Addressing the state banquet gathering held at Germany's President Joachim Gauck's residence, the Bellevue Palace, the 89-year-old Queen said: "In our lives, Mr President, we have seen the worst but also the best of our continent.
"We have witnessed how quickly things can change for the better. But we know that we must work hard to maintain the benefits of the post-war world.
"We know that division in Europe is dangerous and that we must guard against it in the West as well as in the East of our continent. That remains a common endeavour."
The Queen's comments come as David Cameron is set to meet EU leaders in Brussels on 25 June.
Cameron is hoping Germany's Angela Merkel who is often referred to as Europe's "summit queen" will help him with his renegotiation efforts.
Both Cameron and Merkel were present at the banquet during the Queen's speech.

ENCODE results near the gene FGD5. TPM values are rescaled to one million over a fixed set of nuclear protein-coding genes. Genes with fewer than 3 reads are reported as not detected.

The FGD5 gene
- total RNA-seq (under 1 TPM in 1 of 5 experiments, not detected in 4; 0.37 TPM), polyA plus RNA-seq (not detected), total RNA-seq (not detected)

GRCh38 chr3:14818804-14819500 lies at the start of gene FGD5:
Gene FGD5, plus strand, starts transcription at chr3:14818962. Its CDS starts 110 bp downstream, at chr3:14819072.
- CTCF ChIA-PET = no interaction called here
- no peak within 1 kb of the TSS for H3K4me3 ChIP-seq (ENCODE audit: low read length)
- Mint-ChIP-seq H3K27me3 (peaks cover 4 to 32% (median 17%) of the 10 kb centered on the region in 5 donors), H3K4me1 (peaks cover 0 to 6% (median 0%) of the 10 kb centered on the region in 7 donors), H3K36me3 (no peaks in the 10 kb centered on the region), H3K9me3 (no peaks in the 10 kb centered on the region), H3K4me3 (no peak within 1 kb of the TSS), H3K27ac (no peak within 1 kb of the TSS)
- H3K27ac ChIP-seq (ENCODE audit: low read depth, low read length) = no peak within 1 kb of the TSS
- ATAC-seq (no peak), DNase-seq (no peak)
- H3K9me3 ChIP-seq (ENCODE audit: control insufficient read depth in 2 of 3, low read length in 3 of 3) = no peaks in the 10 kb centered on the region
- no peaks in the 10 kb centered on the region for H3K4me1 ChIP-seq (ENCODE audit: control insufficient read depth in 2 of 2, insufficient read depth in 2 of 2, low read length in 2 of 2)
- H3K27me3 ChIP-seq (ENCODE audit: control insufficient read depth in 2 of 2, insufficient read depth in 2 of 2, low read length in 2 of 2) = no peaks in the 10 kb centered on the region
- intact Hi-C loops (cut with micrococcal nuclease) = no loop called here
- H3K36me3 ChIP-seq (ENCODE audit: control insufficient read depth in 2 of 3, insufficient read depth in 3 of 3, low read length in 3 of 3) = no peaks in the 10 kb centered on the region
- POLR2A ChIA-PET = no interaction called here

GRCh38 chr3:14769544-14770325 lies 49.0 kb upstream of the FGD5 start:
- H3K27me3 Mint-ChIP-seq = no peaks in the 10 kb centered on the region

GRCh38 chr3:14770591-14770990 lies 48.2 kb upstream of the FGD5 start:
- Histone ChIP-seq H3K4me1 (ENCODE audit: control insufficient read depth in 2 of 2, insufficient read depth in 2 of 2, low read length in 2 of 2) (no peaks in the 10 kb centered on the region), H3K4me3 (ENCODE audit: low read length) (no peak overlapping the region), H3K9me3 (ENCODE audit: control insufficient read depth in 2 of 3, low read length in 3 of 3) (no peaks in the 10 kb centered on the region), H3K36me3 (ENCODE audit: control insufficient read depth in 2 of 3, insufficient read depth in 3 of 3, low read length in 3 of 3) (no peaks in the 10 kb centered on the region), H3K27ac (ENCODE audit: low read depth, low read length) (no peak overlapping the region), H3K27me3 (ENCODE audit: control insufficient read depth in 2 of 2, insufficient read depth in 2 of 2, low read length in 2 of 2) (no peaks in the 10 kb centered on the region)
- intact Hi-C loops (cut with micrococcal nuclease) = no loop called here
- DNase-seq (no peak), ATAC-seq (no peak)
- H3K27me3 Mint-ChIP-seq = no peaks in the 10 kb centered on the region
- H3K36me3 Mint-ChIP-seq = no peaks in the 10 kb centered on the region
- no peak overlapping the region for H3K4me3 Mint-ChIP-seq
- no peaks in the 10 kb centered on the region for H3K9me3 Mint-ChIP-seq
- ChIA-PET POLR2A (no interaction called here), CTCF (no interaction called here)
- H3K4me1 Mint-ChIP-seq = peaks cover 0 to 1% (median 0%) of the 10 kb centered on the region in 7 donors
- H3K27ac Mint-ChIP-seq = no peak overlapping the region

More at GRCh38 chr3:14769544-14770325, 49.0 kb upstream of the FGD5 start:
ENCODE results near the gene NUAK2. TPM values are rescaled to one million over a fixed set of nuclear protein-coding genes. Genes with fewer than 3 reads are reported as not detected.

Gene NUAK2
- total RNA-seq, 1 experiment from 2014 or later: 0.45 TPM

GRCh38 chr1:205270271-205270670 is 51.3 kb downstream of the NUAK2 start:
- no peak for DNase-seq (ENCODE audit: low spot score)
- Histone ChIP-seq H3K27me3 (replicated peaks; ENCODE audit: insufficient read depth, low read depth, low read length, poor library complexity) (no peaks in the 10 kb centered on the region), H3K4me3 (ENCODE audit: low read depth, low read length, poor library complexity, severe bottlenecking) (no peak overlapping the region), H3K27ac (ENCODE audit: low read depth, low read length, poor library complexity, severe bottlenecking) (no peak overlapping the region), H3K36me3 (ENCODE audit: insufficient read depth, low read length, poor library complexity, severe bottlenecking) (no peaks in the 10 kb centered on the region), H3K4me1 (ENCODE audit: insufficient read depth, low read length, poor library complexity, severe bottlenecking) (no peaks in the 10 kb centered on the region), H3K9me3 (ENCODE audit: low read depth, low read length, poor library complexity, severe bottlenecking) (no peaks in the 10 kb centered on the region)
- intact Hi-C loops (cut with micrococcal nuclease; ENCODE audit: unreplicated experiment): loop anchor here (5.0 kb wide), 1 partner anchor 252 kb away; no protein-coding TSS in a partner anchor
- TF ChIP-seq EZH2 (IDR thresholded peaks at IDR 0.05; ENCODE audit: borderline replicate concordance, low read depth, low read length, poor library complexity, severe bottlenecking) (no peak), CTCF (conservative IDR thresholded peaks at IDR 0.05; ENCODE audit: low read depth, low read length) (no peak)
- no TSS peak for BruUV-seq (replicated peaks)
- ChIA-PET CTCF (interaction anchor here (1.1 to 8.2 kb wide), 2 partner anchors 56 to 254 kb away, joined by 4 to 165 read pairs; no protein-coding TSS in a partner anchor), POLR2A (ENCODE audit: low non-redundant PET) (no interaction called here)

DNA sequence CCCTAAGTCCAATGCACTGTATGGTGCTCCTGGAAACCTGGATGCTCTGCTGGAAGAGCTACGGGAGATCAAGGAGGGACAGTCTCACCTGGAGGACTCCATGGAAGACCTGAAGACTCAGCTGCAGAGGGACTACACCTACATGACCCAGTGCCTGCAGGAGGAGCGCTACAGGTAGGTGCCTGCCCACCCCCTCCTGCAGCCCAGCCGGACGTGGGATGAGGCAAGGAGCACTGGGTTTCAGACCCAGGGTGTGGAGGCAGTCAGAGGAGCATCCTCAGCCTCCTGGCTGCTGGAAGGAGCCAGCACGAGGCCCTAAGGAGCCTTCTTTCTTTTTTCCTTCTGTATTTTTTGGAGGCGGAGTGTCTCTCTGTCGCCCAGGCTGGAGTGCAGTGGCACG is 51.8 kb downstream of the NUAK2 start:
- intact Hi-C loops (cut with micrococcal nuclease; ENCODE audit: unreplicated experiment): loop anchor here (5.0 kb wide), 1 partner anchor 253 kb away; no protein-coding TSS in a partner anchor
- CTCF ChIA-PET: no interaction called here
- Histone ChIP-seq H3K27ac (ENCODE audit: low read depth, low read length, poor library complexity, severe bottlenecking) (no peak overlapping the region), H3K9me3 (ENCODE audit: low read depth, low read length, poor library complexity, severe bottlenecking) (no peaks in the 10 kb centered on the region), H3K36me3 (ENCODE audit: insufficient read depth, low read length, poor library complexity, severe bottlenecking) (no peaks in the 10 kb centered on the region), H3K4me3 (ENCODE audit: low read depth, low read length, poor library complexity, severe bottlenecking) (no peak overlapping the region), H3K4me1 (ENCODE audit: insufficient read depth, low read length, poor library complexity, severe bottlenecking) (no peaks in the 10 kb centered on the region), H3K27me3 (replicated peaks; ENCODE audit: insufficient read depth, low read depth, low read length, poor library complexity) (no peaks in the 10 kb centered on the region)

Meanwhile, the German President said, reported Sky News: "We know that we need an effective European Union based on a stable foundation of shared values.
"A constructive dialogue on the reforms Britain wants to see is therefore essential. As a good partner, Germany will support this dialogue. For Britain is part of Europe. The European Union needs Britain.
"A united Europe, a strong European Union, represents stability, peace and freedom - for us all."
The Queen is to remain in Germany until 26 June and will also visit the site of the Bergen-Belsen Nazi concentration camp. The camp was liberated by British forces on 13 April 1945.
The royal couple will also visit the memorial in the camp dedicated to Anne Frank, whose diary detailing the family's years spent in hiding in Amsterdam during the Nazi occupation was published after the war.